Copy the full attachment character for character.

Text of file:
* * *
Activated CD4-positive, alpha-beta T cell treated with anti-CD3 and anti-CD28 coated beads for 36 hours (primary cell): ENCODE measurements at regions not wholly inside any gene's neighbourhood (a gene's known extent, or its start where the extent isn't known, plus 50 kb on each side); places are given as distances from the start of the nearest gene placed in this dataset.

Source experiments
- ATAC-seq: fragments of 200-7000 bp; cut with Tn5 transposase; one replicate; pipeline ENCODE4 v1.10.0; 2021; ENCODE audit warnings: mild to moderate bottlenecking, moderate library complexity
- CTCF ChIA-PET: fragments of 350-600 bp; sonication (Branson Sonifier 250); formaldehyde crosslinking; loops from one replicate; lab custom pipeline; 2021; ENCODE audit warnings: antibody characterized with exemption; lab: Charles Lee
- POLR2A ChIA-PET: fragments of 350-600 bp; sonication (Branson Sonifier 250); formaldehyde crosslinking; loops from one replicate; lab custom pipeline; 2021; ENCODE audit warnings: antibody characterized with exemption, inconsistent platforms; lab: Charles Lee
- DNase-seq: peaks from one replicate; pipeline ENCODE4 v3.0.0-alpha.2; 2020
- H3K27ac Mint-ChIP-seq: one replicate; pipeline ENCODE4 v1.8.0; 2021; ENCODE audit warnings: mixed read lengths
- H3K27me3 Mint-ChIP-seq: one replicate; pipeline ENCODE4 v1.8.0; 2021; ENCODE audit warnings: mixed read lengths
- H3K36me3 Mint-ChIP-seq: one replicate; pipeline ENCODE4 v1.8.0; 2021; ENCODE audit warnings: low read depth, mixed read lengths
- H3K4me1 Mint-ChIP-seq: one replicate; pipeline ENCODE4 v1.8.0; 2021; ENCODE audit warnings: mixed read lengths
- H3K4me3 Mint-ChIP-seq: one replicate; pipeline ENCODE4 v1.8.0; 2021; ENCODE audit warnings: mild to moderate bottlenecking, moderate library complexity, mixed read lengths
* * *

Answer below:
Activated CD4-positive, alpha-beta T cell treated with anti-CD3 and anti-CD28 coated beads for 36 hours (primary cell): ENCODE measurements at regions not wholly inside any gene's neighbourhood (a gene's known extent, or its start where the extent isn't known, plus 50 kb on each side); places are given as distances from the start of the nearest gene placed in this dataset.

Source experiments
- ATAC-seq: fragments of 200-7000 bp; cut with Tn5 transposase; one replicate; pipeline ENCODE4 v1.10.0; 2021; ENCODE audit warnings: mild to moderate bottlenecking, moderate library complexity
- CTCF ChIA-PET: fragments of 350-600 bp; sonication (Branson Sonifier 250); formaldehyde crosslinking; loops from one replicate; lab custom pipeline; 2021; ENCODE audit warnings: antibody characterized with exemption; lab: Charles Lee
- POLR2A ChIA-PET: fragments of 350-600 bp; sonication (Branson Sonifier 250); formaldehyde crosslinking; loops from one replicate; lab custom pipeline; 2021; ENCODE audit warnings: antibody characterized with exemption, inconsistent platforms; lab: Charles Lee
- DNase-seq: peaks from one replicate; pipeline ENCODE4 v3.0.0-alpha.2; 2020
- H3K27ac Mint-ChIP-seq: one replicate; pipeline ENCODE4 v1.8.0; 2021; ENCODE audit warnings: mixed read lengths
- H3K27me3 Mint-ChIP-seq: one replicate; pipeline ENCODE4 v1.8.0; 2021; ENCODE audit warnings: mixed read lengths
- H3K36me3 Mint-ChIP-seq: one replicate; pipeline ENCODE4 v1.8.0; 2021; ENCODE audit warnings: low read depth, mixed read lengths
- H3K4me1 Mint-ChIP-seq: one replicate; pipeline ENCODE4 v1.8.0; 2021; ENCODE audit warnings: mixed read lengths
- H3K4me3 Mint-ChIP-seq: one replicate; pipeline ENCODE4 v1.8.0; 2021; ENCODE audit warnings: mild to moderate bottlenecking, moderate library complexity, mixed read lengths